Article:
Speaking next to the preserved railway tracks that brought cattle cars of victims to Auschwitz, Bat-Sheva Dagan, 94, described having her head shaved and arm tattooed upon her arrival and how she was forced to sort the belongings of those sent to their deaths.
“Where was everybody?” she asked. “Where was the world, who could see that, hear that, and yet did nothing to save all those thousands?”
More than 1 million people were killed in the gas chambers at Auschwitz, the vast majority of whom were Jews. In total, the Nazi campaign to eradicate Jews from Europe claimed more than 6 million Jewish lives, while others such as Poles, Roma and Sinti were also put to death in concentration camps.
Although the Soviet army is credited with liberating Auschwitz, Russian President Vladimir Putin boycotted Monday’s event, and Polish President Andrzej Duda skipped last week’s ceremony at Yad Vashem in Jerusalem, as they dispute the role of each other’s country in collaborating with the Nazis.
The rift underscores concerns about the growing politicization of the history of the war, as the pool of those who can remember its horrors shrinks and anti-Semitism resurges in Europe and the United States.
“World War II history is being weaponized today, and not for the first time,” said David Harris, head of the American Jewish Committee. He described Russia’s attempt to play down Joseph Stalin’s 1939 pact with Adolf Hitler and blame Poland for the war’s outbreak as “preposterous.” He characterized the decision not to invite Duda to speak alongside other world leaders in Israel as “disappointing.”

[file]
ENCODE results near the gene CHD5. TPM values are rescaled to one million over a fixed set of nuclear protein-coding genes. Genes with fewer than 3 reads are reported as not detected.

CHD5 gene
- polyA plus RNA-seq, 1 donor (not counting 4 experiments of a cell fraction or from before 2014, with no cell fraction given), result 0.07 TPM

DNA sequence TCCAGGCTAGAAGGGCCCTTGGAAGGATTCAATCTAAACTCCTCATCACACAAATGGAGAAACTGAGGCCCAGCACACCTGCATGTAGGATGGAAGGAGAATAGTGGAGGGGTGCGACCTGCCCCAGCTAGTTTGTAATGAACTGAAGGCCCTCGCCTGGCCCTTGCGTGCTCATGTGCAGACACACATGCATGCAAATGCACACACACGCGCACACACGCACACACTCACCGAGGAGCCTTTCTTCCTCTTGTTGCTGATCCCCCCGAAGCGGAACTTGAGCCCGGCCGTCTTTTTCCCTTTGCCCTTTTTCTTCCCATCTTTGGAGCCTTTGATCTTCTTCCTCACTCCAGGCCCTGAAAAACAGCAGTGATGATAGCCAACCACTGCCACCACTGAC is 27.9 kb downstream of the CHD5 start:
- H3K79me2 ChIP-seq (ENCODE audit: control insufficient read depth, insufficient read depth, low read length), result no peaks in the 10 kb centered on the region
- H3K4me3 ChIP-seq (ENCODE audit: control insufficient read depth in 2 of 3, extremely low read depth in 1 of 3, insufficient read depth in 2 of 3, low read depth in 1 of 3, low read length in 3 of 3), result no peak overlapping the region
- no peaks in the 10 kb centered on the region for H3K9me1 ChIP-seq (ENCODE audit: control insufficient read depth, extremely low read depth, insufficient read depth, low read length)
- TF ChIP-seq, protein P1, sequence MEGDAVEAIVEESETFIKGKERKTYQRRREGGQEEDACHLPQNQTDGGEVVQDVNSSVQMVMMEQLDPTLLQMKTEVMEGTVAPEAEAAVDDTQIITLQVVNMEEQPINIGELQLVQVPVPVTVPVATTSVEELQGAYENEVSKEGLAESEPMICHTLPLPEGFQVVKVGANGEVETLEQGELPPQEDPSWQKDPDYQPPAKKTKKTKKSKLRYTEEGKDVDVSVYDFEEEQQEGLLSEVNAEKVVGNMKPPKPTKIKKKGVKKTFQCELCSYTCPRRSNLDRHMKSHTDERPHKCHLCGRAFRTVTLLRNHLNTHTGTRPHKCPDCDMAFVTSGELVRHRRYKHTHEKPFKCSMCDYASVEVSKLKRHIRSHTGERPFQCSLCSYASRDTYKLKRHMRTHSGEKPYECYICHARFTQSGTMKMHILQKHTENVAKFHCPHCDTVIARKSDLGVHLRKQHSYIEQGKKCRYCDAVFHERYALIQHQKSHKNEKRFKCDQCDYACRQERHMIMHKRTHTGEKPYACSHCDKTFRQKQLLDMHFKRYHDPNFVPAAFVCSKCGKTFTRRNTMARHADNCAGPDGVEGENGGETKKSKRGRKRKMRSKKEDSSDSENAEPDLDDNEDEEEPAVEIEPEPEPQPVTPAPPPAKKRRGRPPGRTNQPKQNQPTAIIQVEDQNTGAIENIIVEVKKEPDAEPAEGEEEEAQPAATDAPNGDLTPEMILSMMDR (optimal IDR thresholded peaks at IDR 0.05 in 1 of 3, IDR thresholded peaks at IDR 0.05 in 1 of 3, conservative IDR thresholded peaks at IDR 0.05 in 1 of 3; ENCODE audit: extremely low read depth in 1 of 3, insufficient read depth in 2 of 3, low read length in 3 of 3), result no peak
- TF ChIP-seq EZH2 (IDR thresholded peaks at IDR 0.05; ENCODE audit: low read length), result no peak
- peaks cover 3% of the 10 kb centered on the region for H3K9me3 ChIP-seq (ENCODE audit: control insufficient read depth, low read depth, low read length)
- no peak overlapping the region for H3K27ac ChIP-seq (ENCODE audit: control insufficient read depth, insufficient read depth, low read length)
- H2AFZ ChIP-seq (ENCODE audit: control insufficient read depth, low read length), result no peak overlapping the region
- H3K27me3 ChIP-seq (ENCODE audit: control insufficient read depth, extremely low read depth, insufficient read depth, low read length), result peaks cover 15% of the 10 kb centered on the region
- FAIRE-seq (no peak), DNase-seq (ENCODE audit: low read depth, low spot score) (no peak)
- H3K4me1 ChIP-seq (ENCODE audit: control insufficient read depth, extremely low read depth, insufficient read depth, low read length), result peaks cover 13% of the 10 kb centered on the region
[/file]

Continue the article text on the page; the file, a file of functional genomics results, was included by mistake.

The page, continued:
“Power politics cannot be allowed to distort the truth,” he said. “Or we will all pay a heavy price.”
In recent years and months, spats about who collaborated with the Nazis before and during the war have mounted. Poland and Israel have rowed over attempts by Warsaw’s right-wing government to make it a crime to accuse the country of complicity in war crimes.
Meanwhile, Putin elevated tensions over history late last year with a distorted historical narrative that accused the Polish state of collaborating with the Nazis and painted the Russians as untainted war heroes. Warsaw accuses Russia of playing down its role in invading Poland and its own collaboration with the Nazis.
“Distorting the history of the Second World War and denying the crimes of genocide and the Holocaust,” Duda said Monday, “is tantamount to desecration of the memories of the victims whose remains are scattered here.”
He made pointed remarks about Poland being the “first target of Nazi Germany’s aggression” and stressed that its troops fought from the “first day to the last.”
Holocaust survivor Marian Turski, 93, said he would probably not live to mark another major anniversary at Auschwitz. “So please forgive me that there will be some emotions in what I’m going to say,” he said, addressing the younger generations. He said that even though just 25 years had elapsed since World War I when the second broke out, it felt distant, and that he understands that young people today feel detached from the horrors of the Holocaust.
“Auschwitz did not fall from the skies,” he said, recalling the growing anti-Semitism in Germany in the 1930s. “It was approaching until what happened here, behind me, did happen.”
He urged younger generations to be vigilant: “Do not be indifferent when you hear lies, historical lies. Do not be indifferent when you see the past is stretched to fit the current political needs. Do not be indifferent when any minority is discriminated against.”